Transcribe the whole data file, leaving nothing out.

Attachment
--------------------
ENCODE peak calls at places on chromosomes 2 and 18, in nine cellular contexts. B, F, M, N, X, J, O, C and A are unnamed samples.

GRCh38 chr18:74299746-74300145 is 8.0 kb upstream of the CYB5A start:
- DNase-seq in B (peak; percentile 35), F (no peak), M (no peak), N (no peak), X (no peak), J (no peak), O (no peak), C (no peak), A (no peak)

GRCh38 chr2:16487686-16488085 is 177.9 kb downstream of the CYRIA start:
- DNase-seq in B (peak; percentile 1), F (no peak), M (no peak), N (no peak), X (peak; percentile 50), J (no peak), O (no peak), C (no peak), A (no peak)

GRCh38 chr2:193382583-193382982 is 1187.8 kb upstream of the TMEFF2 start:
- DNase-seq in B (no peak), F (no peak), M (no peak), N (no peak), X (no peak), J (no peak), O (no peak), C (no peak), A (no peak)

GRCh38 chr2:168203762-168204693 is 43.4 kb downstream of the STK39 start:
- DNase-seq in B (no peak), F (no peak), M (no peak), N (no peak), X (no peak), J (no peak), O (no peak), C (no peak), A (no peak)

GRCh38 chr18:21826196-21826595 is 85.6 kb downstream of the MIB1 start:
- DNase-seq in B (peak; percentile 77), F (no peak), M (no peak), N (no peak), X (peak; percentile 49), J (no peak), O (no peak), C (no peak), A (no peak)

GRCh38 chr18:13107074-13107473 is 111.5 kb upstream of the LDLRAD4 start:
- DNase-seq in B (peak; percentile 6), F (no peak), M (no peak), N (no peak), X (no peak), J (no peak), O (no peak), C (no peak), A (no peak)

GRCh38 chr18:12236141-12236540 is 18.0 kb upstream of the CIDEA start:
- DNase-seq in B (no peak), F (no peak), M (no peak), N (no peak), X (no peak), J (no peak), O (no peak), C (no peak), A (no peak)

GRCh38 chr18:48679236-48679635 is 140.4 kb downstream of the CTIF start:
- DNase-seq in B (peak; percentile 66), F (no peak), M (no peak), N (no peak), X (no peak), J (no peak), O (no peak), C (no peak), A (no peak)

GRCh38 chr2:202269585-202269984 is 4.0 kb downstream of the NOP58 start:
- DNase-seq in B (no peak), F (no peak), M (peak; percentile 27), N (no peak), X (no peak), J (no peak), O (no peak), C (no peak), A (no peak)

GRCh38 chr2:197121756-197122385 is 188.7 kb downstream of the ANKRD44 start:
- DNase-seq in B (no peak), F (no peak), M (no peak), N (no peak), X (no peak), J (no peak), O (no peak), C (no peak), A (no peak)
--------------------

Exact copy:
ENCODE peak calls at places on chromosomes 2 and 18, in nine cellular contexts. B, F, M, N, X, J, O, C and A are unnamed samples.

GRCh38 chr18:74299746-74300145 is 8.0 kb upstream of the CYB5A start:
- DNase-seq in B (peak; percentile 35), F (no peak), M (no peak), N (no peak), X (no peak), J (no peak), O (no peak), C (no peak), A (no peak)

GRCh38 chr2:16487686-16488085 is 177.9 kb downstream of the CYRIA start:
- DNase-seq in B (peak; percentile 1), F (no peak), M (no peak), N (no peak), X (peak; percentile 50), J (no peak), O (no peak), C (no peak), A (no peak)

GRCh38 chr2:193382583-193382982 is 1187.8 kb upstream of the TMEFF2 start:
- DNase-seq in B (no peak), F (no peak), M (no peak), N (no peak), X (no peak), J (no peak), O (no peak), C (no peak), A (no peak)

GRCh38 chr2:168203762-168204693 is 43.4 kb downstream of the STK39 start:
- DNase-seq in B (no peak), F (no peak), M (no peak), N (no peak), X (no peak), J (no peak), O (no peak), C (no peak), A (no peak)

GRCh38 chr18:21826196-21826595 is 85.6 kb downstream of the MIB1 start:
- DNase-seq in B (peak; percentile 77), F (no peak), M (no peak), N (no peak), X (peak; percentile 49), J (no peak), O (no peak), C (no peak), A (no peak)

GRCh38 chr18:13107074-13107473 is 111.5 kb upstream of the LDLRAD4 start:
- DNase-seq in B (peak; percentile 6), F (no peak), M (no peak), N (no peak), X (no peak), J (no peak), O (no peak), C (no peak), A (no peak)

GRCh38 chr18:12236141-12236540 is 18.0 kb upstream of the CIDEA start:
- DNase-seq in B (no peak), F (no peak), M (no peak), N (no peak), X (no peak), J (no peak), O (no peak), C (no peak), A (no peak)

GRCh38 chr18:48679236-48679635 is 140.4 kb downstream of the CTIF start:
- DNase-seq in B (peak; percentile 66), F (no peak), M (no peak), N (no peak), X (no peak), J (no peak), O (no peak), C (no peak), A (no peak)

GRCh38 chr2:202269585-202269984 is 4.0 kb downstream of the NOP58 start:
- DNase-seq in B (no peak), F (no peak), M (peak; percentile 27), N (no peak), X (no peak), J (no peak), O (no peak), C (no peak), A (no peak)

GRCh38 chr2:197121756-197122385 is 188.7 kb downstream of the ANKRD44 start:
- DNase-seq in B (no peak), F (no peak), M (no peak), N (no peak), X (no peak), J (no peak), O (no peak), C (no peak), A (no peak)